Chapter

The Composition of the International Courts

Ruth MacKenzie, Kate Malleson, Penny Martin and Philippe Sands

in Selecting International Judges: Principle, Process, and Politics

Published in print July 2010 | ISBN: 9780199580569
Published online September 2010 | e-ISBN: 9780191594489 | DOI: http://dx.doi.org/10.1093/acprof:oso/9780199580569.003.0003

Series: International Courts and Tribunals Series

The Composition of the International Courts

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Different factors determine the composition of the international bench. The most important are the court's governing rules and conventions, including individual selection criteria for judges and rules about the composition of the bench as a whole; the available pool of candidates; and the practice and priorities of member states. This chapter reviews the interplay of these factors as they affect the ICJ and the ICC. It also considers current debates and trends in relation to the composition of international courts more generally, including questions about the composition of the bench as a whole, in terms of geographic representation and the place of the five permanent members of the UN Security Council; the representation of different legal systems; the need for certain types of legal expertise and a particular combination of legal experience on the bench; and the promotion of gender balance.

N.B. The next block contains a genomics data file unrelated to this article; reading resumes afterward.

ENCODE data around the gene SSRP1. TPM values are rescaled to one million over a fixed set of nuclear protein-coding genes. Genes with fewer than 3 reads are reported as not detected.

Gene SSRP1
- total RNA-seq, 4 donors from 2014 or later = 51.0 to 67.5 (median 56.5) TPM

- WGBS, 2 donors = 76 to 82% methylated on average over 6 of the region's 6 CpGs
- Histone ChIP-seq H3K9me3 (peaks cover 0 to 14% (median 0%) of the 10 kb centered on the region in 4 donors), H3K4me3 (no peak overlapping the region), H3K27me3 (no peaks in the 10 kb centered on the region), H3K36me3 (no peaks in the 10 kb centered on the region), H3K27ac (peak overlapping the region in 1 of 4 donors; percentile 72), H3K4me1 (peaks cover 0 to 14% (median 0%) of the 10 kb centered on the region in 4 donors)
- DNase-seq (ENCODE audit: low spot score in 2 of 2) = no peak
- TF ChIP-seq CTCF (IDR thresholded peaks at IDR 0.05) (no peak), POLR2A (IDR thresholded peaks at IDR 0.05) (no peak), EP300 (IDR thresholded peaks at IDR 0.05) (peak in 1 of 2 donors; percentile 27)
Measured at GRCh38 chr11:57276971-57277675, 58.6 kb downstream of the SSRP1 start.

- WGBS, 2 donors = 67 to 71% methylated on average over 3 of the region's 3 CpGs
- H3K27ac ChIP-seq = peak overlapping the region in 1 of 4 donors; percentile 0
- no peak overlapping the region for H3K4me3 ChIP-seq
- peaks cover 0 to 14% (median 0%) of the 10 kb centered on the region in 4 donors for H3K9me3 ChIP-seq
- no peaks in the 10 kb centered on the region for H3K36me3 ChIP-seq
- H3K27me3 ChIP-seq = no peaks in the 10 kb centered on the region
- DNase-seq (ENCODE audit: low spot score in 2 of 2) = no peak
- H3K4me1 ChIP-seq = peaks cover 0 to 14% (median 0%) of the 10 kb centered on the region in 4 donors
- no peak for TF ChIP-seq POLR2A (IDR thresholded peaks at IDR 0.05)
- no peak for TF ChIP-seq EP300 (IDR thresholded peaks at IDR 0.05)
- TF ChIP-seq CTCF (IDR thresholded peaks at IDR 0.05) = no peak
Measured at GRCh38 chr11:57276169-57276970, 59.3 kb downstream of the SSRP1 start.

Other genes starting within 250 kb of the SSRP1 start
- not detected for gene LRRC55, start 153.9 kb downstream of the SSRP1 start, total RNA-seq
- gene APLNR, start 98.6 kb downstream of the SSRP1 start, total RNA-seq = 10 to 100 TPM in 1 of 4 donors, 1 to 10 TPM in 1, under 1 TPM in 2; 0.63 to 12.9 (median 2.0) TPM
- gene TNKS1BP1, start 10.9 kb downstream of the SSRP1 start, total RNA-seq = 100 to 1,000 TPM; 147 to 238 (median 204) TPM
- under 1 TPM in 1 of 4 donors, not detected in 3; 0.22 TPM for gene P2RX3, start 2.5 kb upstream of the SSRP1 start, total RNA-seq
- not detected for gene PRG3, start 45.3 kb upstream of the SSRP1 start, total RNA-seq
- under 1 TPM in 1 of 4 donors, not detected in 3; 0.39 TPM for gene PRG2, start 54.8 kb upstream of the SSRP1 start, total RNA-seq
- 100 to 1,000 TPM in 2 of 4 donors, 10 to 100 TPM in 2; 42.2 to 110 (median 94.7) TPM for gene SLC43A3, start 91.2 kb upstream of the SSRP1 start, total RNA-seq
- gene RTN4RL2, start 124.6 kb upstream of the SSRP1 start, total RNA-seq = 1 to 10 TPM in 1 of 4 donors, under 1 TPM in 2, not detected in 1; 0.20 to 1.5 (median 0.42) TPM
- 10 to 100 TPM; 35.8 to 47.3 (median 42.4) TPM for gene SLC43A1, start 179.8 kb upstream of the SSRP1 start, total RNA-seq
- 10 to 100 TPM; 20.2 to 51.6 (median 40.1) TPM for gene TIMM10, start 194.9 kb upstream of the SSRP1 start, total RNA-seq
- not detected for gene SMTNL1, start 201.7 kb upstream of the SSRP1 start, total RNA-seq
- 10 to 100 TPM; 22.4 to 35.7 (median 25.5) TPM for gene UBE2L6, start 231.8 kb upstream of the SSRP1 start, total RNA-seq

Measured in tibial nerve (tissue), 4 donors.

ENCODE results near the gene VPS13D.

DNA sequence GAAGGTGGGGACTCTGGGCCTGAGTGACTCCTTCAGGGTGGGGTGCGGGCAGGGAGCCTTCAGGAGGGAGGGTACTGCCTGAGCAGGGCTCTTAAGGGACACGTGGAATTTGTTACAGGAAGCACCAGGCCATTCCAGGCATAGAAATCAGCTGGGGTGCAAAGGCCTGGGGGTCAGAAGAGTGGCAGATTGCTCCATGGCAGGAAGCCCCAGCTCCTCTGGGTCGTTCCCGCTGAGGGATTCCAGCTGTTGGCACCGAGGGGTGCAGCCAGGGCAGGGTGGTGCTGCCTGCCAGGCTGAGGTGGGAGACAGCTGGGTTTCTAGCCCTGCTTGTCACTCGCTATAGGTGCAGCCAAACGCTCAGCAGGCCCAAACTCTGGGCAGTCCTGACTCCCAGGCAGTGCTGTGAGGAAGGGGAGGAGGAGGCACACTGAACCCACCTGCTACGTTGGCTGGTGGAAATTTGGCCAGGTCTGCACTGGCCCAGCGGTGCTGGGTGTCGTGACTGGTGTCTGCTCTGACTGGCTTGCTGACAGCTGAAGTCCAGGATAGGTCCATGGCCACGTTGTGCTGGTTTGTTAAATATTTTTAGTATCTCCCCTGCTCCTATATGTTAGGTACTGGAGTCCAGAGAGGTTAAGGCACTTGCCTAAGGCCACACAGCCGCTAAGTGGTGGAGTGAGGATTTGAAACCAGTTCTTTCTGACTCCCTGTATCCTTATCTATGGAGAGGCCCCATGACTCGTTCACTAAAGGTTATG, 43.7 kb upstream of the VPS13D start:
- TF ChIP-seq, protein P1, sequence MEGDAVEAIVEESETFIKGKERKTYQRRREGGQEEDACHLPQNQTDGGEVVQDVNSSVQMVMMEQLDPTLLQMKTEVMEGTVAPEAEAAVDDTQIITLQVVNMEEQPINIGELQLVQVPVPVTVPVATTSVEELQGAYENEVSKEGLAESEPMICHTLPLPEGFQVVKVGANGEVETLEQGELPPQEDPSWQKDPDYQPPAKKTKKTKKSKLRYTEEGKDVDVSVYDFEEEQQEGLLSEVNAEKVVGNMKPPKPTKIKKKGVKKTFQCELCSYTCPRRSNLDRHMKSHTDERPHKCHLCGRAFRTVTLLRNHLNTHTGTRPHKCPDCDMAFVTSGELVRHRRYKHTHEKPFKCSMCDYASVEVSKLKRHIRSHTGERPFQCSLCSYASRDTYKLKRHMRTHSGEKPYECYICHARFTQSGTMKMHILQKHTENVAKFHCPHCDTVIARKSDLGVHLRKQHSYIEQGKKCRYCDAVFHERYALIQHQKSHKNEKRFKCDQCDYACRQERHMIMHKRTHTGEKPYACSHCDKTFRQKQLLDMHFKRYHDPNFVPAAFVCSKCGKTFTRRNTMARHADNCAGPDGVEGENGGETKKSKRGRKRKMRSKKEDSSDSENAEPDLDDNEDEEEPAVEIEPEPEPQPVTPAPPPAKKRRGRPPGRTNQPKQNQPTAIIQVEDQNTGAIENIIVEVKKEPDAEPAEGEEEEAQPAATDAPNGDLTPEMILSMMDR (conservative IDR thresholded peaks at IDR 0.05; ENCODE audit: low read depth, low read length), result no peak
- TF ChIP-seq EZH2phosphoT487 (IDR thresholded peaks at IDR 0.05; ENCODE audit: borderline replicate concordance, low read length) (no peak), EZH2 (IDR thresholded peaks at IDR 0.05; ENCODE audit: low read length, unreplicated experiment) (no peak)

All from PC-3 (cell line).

Keywords: judges; international courts; International Court of Justice; International Criminal Court; judicial selection

Chapter.  20393 words. 

Subjects: Public International Law

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